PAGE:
While the Bell Rings - Mindfulness for Children
Sarah Wood Vallely
A reader of Sensational Meditation for Children and new friend, George Chen, is teaching mindfulness meditation to children at an elementary school in New York City. George arrived his first day with a large standing bell made of glass (or singing bowl as some of us call them) and two smaller standing bells. Pointing to the glass bell, George asked his new students, “Can anyone guess what this is?”
After revealing that the round and smooth object was a “bell,” George asked his students which bell they thought would ring a lower pitch and which one a higher pitch. These types of questions engage his students, especially those in the lower elementary grades.
Then George readied himself to ring the large glass bell. However, first he instructed his students to listen closely since he would next ask them what the ring sounds like after the last vibrations of the bell were heard.
In subsequent classes, George asks his students to listen to the sounds in the room, in the hallway, and outside the building while the bell rings. “Did you hear the buzz of the florescent lights in the room?” George asks afterwards. “Did you hear the helicopter outside?” “How quiet do we have to be to hear these things?”
“Really quiet,” the students respond.
Over time, George’s students learn how to still their bodies and stay alert so that they can better notice the world around them. To help his students develop more mindfulness with their eyes, George instructs his students to choose one object to look at more deeply than usual while the bell rings.
“I saw a fly land on my knee,” one boy shared afterwards. “I could see the veins in the fly’s wings.”
California raisins also make their way into George’s classroom at School 21 in Yonkers. George gives each student a raisin to hold. Then he says, “Put the raisin up to your nose. What does it smell like? Now set the raisin on your tongue. What does the raisin feel like?” When all the students have noticed and communicated details about their raisins’ scent and texture, the students chew the fruit slowly and then talk about its taste.
Sometime later, while he rings the bell, George leads his students to become mindful of their breath as well as their emotions and feelings. After George defines emotions and gives examples, he tells his students to “go inside your own feelings and notice what you feel.” Occasionally, George brings his guitar. After performing, he asks his students how the song made them feel, as another example of practicing mindfulness.
In some instances, George’s students feel a deep moment of stillness. They describe this tranquility as similar to flying or being on a cloud. George does not discount comments such as “boring” in reference to this stillness, because he models non-judgment and knows his students are simply learning to observe. If “boring” is what his students noticed then these students have observed perfectly.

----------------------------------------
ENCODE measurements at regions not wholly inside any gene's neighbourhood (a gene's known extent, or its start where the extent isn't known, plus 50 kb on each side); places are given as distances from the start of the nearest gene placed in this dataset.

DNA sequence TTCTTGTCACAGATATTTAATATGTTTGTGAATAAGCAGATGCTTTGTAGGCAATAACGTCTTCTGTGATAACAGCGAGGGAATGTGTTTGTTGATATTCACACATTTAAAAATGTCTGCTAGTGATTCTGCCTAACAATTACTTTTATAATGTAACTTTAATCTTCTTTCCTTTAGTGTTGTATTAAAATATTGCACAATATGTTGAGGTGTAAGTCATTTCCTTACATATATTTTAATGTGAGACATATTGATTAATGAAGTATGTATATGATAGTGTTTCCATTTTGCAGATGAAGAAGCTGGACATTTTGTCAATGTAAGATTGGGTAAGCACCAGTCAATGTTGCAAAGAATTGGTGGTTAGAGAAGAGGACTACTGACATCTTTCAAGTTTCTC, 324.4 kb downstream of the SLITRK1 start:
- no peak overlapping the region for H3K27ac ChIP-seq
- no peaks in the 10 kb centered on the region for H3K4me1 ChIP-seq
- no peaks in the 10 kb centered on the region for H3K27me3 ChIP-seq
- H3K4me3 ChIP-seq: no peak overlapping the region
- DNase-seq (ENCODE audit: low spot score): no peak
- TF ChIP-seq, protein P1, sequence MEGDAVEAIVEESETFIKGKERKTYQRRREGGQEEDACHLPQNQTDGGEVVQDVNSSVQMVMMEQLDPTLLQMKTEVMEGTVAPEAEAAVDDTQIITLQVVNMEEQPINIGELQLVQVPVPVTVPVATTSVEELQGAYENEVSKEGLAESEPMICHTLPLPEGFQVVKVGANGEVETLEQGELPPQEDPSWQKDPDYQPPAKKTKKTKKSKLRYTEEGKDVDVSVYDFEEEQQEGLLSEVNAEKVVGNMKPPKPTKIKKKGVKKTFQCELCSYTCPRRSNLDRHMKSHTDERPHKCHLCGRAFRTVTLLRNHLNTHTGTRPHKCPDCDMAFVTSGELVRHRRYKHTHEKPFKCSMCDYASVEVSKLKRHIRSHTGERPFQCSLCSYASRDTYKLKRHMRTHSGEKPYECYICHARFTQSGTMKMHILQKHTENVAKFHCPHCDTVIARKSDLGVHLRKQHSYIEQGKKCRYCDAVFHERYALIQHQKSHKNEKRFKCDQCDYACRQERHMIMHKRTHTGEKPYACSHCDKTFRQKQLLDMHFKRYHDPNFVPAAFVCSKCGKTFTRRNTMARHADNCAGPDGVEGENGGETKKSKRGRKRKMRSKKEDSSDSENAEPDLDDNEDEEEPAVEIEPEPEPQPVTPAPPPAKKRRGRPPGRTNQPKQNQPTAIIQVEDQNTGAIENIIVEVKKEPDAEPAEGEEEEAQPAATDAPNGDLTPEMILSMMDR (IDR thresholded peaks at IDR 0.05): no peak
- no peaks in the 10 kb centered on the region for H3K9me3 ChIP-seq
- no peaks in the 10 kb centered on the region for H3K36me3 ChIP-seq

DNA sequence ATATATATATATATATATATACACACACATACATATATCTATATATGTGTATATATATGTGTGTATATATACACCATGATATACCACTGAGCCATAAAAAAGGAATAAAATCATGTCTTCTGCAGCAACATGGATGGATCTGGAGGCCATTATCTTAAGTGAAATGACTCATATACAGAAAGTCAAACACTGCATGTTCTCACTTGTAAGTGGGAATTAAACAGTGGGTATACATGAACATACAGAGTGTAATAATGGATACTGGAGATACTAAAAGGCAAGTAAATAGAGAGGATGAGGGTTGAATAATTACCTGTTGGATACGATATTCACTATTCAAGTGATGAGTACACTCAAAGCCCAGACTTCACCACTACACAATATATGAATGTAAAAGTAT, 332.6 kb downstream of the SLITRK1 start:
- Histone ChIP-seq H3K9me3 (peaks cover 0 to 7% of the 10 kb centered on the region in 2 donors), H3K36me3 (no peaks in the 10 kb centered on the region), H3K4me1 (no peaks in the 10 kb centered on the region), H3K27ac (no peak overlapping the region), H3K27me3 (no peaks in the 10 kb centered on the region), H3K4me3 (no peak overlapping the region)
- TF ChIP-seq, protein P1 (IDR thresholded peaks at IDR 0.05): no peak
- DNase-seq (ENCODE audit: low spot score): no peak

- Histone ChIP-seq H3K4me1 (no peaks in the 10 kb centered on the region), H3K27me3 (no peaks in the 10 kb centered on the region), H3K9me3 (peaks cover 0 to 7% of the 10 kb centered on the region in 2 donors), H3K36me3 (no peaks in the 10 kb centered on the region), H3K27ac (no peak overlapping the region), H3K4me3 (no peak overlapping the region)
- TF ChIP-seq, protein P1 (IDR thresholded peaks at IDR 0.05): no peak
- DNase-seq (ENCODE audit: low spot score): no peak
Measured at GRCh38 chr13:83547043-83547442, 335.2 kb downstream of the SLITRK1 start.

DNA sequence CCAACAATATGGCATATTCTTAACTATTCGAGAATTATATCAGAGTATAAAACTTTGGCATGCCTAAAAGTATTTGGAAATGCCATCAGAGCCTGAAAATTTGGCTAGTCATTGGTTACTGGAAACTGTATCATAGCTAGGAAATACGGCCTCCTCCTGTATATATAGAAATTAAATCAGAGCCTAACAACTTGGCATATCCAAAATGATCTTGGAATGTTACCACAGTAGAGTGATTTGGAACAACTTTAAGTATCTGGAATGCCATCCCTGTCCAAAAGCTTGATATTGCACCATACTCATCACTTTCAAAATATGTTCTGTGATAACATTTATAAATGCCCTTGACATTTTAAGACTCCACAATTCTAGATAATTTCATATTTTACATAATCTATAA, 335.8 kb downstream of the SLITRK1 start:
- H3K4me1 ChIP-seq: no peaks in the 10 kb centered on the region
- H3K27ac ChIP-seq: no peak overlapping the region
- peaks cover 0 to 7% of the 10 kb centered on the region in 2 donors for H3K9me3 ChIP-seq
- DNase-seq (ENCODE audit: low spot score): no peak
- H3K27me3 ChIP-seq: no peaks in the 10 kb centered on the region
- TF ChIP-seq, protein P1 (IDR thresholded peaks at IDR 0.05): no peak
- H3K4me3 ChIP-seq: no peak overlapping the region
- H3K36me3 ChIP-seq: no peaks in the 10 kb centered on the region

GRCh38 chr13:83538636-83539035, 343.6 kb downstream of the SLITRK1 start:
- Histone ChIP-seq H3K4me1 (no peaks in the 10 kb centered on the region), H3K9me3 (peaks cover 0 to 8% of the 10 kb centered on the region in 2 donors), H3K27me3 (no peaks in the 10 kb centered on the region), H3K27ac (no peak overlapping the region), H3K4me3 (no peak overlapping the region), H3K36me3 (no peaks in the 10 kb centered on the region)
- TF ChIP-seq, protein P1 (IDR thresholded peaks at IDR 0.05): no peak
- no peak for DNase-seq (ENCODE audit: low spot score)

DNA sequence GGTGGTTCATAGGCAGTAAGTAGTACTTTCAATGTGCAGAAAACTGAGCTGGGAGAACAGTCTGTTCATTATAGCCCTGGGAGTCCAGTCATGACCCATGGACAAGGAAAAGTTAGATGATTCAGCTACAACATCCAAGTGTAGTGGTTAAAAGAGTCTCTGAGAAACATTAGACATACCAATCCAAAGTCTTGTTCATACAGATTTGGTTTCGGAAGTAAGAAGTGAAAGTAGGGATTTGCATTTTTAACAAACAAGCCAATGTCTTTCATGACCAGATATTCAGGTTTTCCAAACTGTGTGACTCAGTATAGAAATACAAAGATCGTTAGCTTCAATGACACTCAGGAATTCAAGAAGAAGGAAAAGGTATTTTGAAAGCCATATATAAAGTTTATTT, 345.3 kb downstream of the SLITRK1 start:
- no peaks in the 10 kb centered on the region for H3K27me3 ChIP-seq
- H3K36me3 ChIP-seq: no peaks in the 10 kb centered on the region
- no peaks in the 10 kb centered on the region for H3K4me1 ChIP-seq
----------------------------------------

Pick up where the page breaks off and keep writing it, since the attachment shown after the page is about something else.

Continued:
After a few months of instruction, George asks his students to consider another person, such as a parent, while the bell rings. “How do you think this person might be feeling today?” he coaches. This is an example of another level of mindfulness.
Timo Hughes, the school’s principal, wants his students to resolve conflicts through words instead of physical fighting. He believes that if the students become more mindful, they can see more clearly and make better choices. Yonkers School 21 is the first public school to implement a mindfulness program in New York State.
Is the program working? Although Hughes had to jump through many hoops to get the program going, the teachings have certainly been successful. A second grader reports, “Mr. George hits the bell and my fears go away. I think mindfulness can help me to get friends and be nice to them.”
A third grader says, “When I hear the bell, it makes me feel calm and focused.”
To avoid controversy, the school excludes any reference to meditation and solely uses the term mindfulness. Teachers are supportive of the program and incorporate mindfulness-speak in their classrooms. Hughes has overheard students making comments such as “Are you in the present moment?” One student jested, “That was mindlessful!”
“Students await George’s visits with a level of enthusiasm reserved for electronic gadgets,” boasts Hughes.
George Chen has studied Tao, Hindu, and Buddhist traditions as well as Mehra Baba’s discourses. In addition he has studied Southern Praying Mantis Kung Fu, Aikido, and Tai Chi. George has been trained through Mindful Schools of Oakland, California. George is also a professional guitarist and former director at Philips Electronics.Contact George Chen at: firstname.lastname@example.org Visit George's webiste: www.mindfulskills.com